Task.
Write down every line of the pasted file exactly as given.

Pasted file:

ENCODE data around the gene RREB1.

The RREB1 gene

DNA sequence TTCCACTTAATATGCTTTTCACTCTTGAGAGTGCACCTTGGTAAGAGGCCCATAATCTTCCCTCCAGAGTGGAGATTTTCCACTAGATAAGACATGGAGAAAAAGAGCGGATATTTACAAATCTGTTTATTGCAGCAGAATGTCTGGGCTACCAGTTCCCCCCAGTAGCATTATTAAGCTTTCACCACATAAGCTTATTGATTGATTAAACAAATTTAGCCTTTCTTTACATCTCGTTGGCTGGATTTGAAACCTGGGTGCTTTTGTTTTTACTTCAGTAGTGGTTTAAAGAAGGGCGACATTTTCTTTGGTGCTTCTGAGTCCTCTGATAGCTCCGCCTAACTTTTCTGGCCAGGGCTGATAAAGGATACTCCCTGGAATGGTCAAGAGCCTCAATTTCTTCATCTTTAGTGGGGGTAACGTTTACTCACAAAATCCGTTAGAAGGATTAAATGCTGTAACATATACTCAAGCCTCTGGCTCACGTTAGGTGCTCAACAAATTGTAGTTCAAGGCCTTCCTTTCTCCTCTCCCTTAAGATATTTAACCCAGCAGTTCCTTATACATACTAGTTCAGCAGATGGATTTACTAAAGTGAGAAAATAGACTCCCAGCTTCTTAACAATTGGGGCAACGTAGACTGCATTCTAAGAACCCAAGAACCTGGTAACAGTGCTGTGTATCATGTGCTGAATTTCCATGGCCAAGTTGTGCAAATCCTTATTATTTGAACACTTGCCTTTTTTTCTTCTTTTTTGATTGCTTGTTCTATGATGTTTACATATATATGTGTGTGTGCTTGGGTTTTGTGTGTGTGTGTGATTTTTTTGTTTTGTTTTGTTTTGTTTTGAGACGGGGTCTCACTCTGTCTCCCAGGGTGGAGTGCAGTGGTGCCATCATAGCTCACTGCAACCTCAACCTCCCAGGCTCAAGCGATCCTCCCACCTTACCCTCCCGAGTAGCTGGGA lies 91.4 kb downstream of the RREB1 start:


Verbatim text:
ENCODE data around the gene RREB1.

The RREB1 gene

DNA sequence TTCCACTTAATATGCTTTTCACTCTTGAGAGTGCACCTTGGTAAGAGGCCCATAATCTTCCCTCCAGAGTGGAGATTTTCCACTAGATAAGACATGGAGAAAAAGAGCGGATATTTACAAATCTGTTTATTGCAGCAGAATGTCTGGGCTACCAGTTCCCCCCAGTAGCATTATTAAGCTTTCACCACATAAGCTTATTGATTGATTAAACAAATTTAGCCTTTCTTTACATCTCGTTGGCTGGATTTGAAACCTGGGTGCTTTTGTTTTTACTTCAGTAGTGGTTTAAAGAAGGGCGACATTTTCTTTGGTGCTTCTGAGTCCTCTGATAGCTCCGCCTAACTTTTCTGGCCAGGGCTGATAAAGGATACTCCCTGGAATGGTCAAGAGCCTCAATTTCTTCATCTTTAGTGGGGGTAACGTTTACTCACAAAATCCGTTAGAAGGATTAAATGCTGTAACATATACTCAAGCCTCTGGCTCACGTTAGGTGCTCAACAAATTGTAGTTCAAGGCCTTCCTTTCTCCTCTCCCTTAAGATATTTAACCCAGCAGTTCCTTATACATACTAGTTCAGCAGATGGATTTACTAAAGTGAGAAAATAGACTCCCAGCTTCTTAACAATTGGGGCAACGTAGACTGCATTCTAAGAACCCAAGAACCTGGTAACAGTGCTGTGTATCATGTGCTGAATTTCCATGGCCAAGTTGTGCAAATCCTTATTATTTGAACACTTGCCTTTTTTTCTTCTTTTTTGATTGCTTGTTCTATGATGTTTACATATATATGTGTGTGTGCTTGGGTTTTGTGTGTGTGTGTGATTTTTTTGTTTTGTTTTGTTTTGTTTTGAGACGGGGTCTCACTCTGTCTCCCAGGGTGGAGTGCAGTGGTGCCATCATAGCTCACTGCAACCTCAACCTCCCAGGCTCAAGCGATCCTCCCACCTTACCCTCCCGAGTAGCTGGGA lies 91.4 kb downstream of the RREB1 start: